Wind and sun may be nearly infinite resources. But the materials needed to build wind turbines and solar panels are not always common. Take the rare earth metals—neodymium, dysprosium, and praseodymium—for example. Chances are those names are just as unfamiliar as the silvery metals they represent. And yet, some wind turbines cannot function without them. Solar power also relies on a diverse list of materials—from aluminum to zinc—to convert sunlight to electricity.
Working with partners from other national laboratories, researchers at the National Renewable Energy Laboratory (NREL) have created a new database, the Renewable Energy Materials Properties Database (REMPD), which examines materials needs for both wind and solar power plants. The REMPD, which is introduced in an accompanying summary report, quantifies the demand for materials per megawatt of wind or solar generating capacity and compares that demand to today’s supplies.
EMPD provides information on materials from large to small tiers, including wind energy and solar power plants, wind turbines and photovoltaic (PV) modules, and down to the metals and man-made materials used in renewable energy technologies. Asterisks note tiers populated based on available data, which may be expanded in the future. Graphic by Nicole Leon, NREL
“The REMPD is a first-of-its kind resource for understanding the amount and type of materials that go into wind and solar power plants,” said Annika Eberle, the lead researcher who developed the REMPD. “The database also allows users to explore the national and global availability of each material and evaluate their potential supply risks.”
The REMPD is the result of a collaboration between NREL, which led the effort, the U.S. Department of Energy’s Wind Energy Technologies Office and Solar Energy Technologies Office, which funded the project, and Oak Ridge National Laboratory, Sandia National Laboratories, Lawrence Berkeley National Laboratory, and Arizona State University.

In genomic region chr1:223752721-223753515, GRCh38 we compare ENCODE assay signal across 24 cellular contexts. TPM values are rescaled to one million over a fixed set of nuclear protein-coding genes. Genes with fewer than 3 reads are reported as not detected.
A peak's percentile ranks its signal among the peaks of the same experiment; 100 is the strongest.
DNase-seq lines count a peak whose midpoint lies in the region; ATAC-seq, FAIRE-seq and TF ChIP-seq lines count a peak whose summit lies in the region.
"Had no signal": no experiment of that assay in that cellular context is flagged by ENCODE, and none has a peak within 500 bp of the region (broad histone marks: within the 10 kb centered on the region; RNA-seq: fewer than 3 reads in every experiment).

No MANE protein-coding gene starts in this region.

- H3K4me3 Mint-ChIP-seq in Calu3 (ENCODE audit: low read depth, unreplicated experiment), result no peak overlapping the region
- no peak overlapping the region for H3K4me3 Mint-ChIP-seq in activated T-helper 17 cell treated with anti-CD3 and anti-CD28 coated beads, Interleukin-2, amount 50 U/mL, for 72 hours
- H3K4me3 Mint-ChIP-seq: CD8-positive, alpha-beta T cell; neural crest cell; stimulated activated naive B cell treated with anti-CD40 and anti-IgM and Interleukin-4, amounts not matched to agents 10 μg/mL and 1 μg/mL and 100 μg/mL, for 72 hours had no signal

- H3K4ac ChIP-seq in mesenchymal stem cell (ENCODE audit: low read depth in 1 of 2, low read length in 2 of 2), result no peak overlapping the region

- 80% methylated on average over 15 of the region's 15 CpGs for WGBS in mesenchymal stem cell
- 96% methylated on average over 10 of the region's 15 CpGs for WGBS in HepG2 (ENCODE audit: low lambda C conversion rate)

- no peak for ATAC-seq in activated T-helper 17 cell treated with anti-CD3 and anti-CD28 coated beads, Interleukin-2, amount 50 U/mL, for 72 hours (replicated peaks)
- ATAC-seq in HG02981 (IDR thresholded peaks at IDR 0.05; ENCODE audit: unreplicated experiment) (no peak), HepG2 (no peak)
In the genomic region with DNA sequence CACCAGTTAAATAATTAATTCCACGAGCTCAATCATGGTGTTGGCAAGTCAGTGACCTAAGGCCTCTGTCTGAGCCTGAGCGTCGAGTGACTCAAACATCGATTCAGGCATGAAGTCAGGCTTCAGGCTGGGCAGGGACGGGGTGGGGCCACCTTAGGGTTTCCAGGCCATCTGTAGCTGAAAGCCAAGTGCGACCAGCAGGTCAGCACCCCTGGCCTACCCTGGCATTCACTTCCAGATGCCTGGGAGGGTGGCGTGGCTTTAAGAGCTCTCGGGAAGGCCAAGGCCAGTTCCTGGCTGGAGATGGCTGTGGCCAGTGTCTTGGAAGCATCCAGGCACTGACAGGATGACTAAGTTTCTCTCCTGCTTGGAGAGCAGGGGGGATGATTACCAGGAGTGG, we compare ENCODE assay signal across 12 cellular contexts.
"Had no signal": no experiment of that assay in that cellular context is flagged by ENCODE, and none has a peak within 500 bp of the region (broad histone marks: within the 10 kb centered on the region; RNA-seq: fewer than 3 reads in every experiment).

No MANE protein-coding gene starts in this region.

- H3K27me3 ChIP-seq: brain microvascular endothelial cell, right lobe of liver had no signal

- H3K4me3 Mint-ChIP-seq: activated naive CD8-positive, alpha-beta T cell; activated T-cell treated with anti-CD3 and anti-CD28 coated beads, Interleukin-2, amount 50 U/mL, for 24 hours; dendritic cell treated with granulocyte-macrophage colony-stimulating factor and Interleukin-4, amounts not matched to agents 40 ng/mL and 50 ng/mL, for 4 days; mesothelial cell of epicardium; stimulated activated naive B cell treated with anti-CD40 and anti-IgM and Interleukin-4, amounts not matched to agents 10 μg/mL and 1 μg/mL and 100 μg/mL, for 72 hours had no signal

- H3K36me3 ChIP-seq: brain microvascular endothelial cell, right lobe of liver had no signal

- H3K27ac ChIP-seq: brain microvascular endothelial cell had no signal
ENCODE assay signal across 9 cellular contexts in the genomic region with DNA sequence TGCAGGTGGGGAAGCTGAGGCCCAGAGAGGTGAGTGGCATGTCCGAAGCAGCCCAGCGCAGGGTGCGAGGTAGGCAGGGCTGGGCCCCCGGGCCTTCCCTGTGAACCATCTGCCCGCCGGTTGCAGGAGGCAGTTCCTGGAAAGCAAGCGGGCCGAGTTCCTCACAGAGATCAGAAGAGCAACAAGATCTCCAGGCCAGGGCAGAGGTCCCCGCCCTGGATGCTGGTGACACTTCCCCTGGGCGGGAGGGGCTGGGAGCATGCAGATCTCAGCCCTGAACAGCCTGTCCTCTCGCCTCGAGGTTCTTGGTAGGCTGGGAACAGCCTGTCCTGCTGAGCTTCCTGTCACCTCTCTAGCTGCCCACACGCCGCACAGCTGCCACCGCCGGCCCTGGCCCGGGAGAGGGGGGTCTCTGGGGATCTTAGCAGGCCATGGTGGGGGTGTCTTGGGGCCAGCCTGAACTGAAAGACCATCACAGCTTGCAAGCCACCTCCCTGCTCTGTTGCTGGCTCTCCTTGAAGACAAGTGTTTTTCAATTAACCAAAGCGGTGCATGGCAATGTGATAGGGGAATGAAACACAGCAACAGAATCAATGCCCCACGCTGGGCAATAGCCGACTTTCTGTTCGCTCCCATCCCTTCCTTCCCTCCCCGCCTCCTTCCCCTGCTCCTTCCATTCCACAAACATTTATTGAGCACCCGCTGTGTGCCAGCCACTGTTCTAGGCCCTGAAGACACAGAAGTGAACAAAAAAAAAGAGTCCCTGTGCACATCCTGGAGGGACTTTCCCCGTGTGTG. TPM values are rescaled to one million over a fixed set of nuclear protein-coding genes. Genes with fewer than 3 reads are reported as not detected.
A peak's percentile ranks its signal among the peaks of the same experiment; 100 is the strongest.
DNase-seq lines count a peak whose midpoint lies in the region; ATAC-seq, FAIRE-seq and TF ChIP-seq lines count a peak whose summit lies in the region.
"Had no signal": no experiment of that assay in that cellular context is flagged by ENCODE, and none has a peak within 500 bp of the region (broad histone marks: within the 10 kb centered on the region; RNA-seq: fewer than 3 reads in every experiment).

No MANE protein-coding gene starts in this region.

Although the REMPD team cannot predict how wind and solar power supply chains may evolve to meet increased demand for materials, they do offer the information needed to understand the potential strain supply chains might face. To achieve that, the team compiled information on a vast range of materials used to build new wind and solar power technologies, including their type, quantity, country of origin, significant uses, projected availability, and physical properties.
What Is Needed To Build the Future of Wind Energy
NREL also carried out a new analysis of future material needs for wind energy deployment, as technology continues to scale up in size, in an accompanying report, Materials Used in U.S. Wind Energy Technologies: Quantities and Availability for Two Future Scenarios.
To meet the U.S. administration’s goals of a carbon-free power grid by 2035 and a net-zero-emissions economy by 2050, the wind energy industry would need to increase the rate at which it builds new wind energy plants by a factor of 5–10. According to the report, that expansion could push demand for certain materials, like carbon fiber, above current global supplies.
“Previous studies have looked at materials needs for specific types of renewable energy technologies and in low-carbon future scenarios,” said Melinda Marquis, who led NREL’s research on integrating offshore wind energy with the grid. “But this study is the first to provide a detailed estimate of materials needed for the United States to build enough wind power plants to meet the Biden administration’s goal of achieving a carbon-free power sector by 2035.”
“We used the REMPD to compute the quantity of materials needed to support future deployment scenarios for wind energy in the United States,” said Aubryn Cooperman, a wind energy analyst who contributed to the REMPD. Those scenarios consider decarbonization goals and current policies that affect wind energy deployment, including the Inflation Reduction Act. The team evaluated how demand for new wind power plants might impact critical material needs in the United States from 2020 to 2050. The authors also offer a few recommendations, like substituting alternative materials and increasing recycling, to help conserve vulnerable materials and ensure developers get what they need to grow the U.S. wind energy industry.
For example, Cooperman has already used the REMPD to analyze how growth in the U.S. wind energy industry might increase demand for two specific parts of a wind turbine, the hub (which stores the generator and supports the blades) and bedplate (which connects the hub to the tower). Both are made from heavy cast iron. And although the United States installs about 5,000 of these cast-iron components each year, to achieve the country’s clean energy goals, that number must increase to 12,000–20,000 per year in the next decade, Cooperman said. Virtually all these parts are currently imported; however, growing demand could present opportunities for domestic manufacturers if innovative manufacturing processes are able to mitigate cost and environmental barriers.